The continued impact of inflation and a shift in consumer priorities are set to define the 2022 holiday season.
That’s according to Deloitte’s 37th annual Holiday Retail Survey, which found that amid a worsening economic outlook, many consumers plan to cut back on non-essentials to keep the season merry and bright. The report found that inflation will likely curb holiday shopping habits: Holiday spending is expected to be flat year-over-year with an average $1,455 per household, but consumers plan to purchase fewer gifts this year (nine) versus 16 in 2021.
To keep the holidays festive, consumers will pull back on non-gift purchases (down 12% year-over-year) and shift spending to experiences (up 7% year-over year), including entertaining at home and socializing away from home. Also, gift cards will remain a go-to gift, prompting an average spend of $252 this year, up 7% from 2021.
Shoppers are also cutting costs by buying pre-owned goods, with 32% of consumers planning to buy resale items. Further, 48% of retail executives will sell refurbished or used goods to keep up with demand.
With consumers planning to wrap fewer gifts, they will spend less time shopping (5.8 weeks versus 6.4 weeks last year), visit fewer websites and apps (9.1, compared to 11.1 in 2021), and visit fewer stores (5.9, down from 6.6 in 2021).
In good news for physical retailers, the share of in-store spending is expected to rise to 35% in 2022 (up from 33% in 2021), which is nearly on par with the 36% seen in 2019.
While empty shelves and shipping delays were frequent last holiday season, retailers are more confident about inventory levels. While 77% of shoppers expect stockouts this season, retail executives are more optimistic.
More than half (60%) of retailers are comfortable with the volume of holiday merchandise ordered. And 100% of surveyed retailers anticipate receiving their holiday inventory on time — versus 57% who reported the same in 2021.
The holiday shopping season continues to pull forward, with 23% of holiday budgets spent by the end of October, compared to 18% in 2021. Though the season is moving up, 49% of holiday shoppers plan to participate in Thanksgiving week events, up from 47% in 2021. Three in 10 shoppers plan to spend on Black Friday (29% versus 25% in 2021), and Cyber Monday (30% versus 27% in 2021).
Other findings from the Delotte holiday report are below.
•After pulling back last year, lower-income groups (those making less than $50,000 per year) plan to spend an average of $671 this holiday season, up 25% year-over-year and similar to 2019 levels.
Conversely, spending by higher-income earners (those making $100,000 or more per year) is expected to decline 7% year-over-year to an average of $2,438 as they pull back on categories like electronics.
•When asked about the reasons for the change in year-over-year spending plans, 51% of those spending more attributed it to higher costs (versus in 2021) as did 66% of those spending less, similar to 2021 (67%).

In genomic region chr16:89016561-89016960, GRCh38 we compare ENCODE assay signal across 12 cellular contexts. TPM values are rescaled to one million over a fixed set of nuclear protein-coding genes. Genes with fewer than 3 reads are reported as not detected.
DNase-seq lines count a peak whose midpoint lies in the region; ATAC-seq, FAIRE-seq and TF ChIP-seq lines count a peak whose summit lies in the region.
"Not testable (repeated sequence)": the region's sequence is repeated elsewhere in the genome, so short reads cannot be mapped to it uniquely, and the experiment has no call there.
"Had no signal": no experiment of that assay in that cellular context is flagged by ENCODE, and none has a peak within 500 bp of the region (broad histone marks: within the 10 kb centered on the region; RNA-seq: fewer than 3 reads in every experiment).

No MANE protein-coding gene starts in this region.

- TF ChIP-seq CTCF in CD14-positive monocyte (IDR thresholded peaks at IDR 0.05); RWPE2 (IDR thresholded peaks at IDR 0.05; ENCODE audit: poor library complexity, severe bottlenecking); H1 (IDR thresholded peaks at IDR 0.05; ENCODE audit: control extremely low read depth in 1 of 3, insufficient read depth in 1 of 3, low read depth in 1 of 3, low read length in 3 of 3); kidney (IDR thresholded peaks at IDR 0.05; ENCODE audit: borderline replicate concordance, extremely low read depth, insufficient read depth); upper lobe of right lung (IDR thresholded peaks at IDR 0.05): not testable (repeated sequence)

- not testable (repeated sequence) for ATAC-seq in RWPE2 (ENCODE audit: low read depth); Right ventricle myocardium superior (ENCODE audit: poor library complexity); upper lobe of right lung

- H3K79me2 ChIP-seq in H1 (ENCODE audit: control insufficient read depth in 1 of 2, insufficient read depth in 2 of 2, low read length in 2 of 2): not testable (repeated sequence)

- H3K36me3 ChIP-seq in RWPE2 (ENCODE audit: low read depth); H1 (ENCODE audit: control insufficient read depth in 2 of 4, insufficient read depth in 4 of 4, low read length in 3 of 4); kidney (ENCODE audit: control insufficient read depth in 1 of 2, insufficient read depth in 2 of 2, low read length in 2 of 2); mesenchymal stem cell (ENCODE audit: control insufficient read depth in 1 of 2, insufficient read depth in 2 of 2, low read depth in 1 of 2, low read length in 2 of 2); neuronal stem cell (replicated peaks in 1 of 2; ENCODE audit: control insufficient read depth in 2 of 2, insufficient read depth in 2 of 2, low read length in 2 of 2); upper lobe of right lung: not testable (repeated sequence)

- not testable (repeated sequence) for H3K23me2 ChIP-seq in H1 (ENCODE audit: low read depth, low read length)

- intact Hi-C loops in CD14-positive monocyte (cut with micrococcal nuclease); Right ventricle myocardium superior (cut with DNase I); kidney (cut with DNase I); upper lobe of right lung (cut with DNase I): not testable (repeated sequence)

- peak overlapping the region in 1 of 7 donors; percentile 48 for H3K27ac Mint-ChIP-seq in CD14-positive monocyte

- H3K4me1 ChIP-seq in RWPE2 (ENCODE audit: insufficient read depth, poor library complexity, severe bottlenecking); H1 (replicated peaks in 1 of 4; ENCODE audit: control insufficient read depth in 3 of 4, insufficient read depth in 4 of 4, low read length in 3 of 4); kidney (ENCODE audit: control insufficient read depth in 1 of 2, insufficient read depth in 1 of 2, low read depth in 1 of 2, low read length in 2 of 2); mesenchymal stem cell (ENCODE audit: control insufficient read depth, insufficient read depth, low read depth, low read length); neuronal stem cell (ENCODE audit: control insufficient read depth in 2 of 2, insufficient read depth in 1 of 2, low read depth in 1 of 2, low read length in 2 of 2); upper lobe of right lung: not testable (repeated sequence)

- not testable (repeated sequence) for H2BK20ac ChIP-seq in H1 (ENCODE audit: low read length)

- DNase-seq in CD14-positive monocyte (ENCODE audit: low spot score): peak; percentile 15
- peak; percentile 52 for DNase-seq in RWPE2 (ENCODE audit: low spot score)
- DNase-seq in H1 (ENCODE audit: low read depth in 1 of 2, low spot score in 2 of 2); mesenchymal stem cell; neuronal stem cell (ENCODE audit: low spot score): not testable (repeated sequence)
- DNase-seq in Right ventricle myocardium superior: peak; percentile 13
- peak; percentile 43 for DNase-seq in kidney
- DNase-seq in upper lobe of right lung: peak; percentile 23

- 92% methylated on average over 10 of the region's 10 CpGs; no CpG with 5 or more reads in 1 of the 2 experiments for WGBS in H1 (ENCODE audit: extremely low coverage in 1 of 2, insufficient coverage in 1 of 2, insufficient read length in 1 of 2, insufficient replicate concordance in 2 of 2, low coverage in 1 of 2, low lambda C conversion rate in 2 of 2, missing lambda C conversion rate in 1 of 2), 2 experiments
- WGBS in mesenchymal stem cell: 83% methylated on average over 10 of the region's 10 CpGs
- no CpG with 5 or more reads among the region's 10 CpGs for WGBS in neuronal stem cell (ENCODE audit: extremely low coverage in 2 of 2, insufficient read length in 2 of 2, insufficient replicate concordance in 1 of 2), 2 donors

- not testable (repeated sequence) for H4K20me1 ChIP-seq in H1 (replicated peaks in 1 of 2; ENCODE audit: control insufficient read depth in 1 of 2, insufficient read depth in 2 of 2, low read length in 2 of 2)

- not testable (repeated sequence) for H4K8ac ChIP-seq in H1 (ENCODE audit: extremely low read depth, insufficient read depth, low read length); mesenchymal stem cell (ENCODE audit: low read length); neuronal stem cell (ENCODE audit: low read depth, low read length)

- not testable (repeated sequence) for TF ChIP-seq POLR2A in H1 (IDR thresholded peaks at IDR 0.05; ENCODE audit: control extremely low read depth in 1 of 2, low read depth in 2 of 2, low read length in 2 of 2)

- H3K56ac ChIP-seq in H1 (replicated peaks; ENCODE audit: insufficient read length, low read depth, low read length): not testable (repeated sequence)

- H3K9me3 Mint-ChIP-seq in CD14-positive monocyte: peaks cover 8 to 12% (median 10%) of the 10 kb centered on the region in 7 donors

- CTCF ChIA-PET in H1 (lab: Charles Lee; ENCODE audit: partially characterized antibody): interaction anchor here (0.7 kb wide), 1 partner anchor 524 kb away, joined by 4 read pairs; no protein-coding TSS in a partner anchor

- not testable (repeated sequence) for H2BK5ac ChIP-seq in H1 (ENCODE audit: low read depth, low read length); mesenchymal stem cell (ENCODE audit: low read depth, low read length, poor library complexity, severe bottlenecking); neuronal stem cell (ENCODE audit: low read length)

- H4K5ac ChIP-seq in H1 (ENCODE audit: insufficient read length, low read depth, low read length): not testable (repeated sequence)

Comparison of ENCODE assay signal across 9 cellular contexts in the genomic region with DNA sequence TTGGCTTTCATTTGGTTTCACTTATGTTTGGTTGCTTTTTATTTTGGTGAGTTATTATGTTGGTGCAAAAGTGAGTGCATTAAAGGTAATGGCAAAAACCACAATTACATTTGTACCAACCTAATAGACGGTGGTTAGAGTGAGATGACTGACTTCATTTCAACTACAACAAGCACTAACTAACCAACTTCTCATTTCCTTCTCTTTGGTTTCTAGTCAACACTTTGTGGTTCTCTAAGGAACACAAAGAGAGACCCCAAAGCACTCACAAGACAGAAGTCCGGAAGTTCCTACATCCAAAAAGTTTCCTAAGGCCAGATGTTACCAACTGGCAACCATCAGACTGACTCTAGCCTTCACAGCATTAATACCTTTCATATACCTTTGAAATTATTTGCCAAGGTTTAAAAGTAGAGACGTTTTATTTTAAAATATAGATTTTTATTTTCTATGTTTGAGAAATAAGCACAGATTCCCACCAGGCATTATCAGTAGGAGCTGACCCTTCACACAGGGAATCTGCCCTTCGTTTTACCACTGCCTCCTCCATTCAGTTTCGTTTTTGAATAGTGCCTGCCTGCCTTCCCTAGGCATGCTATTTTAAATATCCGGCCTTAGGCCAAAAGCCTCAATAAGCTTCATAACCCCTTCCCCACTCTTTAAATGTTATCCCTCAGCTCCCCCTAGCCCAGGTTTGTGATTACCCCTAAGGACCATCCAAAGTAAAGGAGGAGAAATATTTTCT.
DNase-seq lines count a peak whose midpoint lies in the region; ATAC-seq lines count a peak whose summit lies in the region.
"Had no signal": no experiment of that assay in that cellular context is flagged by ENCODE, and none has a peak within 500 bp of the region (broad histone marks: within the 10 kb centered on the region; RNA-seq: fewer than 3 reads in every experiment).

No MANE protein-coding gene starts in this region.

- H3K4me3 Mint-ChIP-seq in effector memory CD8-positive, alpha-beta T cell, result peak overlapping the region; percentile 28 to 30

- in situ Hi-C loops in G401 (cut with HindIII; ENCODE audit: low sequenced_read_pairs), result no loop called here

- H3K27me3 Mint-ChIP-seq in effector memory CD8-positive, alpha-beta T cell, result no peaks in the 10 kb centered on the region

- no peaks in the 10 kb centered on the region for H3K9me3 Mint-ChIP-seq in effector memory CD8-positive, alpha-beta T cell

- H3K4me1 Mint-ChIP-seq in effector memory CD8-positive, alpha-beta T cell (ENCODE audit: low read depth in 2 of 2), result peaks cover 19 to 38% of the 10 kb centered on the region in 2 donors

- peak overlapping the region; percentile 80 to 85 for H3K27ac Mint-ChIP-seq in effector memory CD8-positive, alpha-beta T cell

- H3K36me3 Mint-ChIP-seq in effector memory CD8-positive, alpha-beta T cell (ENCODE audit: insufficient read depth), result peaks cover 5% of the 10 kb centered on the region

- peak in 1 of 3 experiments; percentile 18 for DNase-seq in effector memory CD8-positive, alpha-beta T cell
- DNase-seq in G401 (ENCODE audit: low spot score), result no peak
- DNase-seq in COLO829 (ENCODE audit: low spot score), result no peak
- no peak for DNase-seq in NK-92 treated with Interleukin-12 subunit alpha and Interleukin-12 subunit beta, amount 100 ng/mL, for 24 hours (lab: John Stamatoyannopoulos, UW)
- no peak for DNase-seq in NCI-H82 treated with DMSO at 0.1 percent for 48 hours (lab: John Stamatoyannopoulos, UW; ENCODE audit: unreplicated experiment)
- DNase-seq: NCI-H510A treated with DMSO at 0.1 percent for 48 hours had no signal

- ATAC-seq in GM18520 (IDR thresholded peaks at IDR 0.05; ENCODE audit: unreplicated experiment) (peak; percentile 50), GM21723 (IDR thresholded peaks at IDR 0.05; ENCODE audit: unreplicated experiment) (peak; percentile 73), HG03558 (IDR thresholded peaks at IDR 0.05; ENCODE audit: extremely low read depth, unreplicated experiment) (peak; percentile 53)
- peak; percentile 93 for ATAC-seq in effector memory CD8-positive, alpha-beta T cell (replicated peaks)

•Spending on gifts is nearly the same year-over-year at $507 per household, though consumers plan to purchase fewer gifts.
•More than one-third of American households (37%) say their financial situation is worse than last year, and 41% expect the economy to weaken next year, compared with 33% in 2021.
- Retail executives are more optimistic: 77% expect holiday sales to increase year-over-year.
- Prompting shoppers to get a head-start on holiday deals, 60% of retailers surveyed say their companies will start holiday promotions at least one to two weeks earlier than last year.
- Online continues to be a holiday shopping mainstay, holding steady with a 63% share. Further, the use of smartphones for online holiday shopping is steadily rising, from 52% in 2019 to 56% in 2022.
Consumers continue to value convenience for their holiday shopping, citing online (56%) and mass merchants (49%) as the most preferred retail formats. This year, grocery stores will likely see a boost in traffic (24% in 2022, compared to 19% in 2021).
• More than half of consumers (60%) will trade brands if their preferred brand is not in stock, and they will check stock availability before making a shopping trip. Nearly two-thirds (65%) will trade brands if prices are too high.
- More than one-third (34%) plan to use social media for holiday shopping, and this is even higher for GenZ (60%) and millennials (56%). Further, 30% of holiday shoppers follow influencers for product recommendations, up from 24% in 2021.
- Travel demand slows, with less than one-third (31%) of Americans planning to travel between Thanksgiving and mid-January, down from 42% in 2021.
"High prices have holiday shoppers prioritizing their purchases, but there are bright lights throughout the season,” said Nick Handrinos, vice chair, Deloitte LLP, and U.S retail, wholesale and distribution and consumer products leader. “As consumers aim to be strategic about their purchases to outsmart inflation, retailers who can be flexible to meet consumers where they are will be more likely to build loyalty and profit from the holiday season and beyond."
The "2022 Deloitte Holiday Retail Survey" examines what retailers can likely expect from consumers shopping for the holidays. With the current economic sentiment, Deloitte also explores holiday travel intent to help provide a complete spending picture this holiday season in the complementary report, "2022 Deloitte Holiday Travel Survey."
For both studies, Deloitte surveyed 4,986 consumers online between Sept. 6 and 14, 2022. From that group, 1,540 respondents who noted they would take a leisure trip this season and stay at paid lodging or with family or friends qualified as holiday travelers. For the holiday retail survey, Deloitte also polled 40 retail executives across categories, of which 93% were from retailers with annual revenues of $1 billion or more, conducted Sept. 1-13.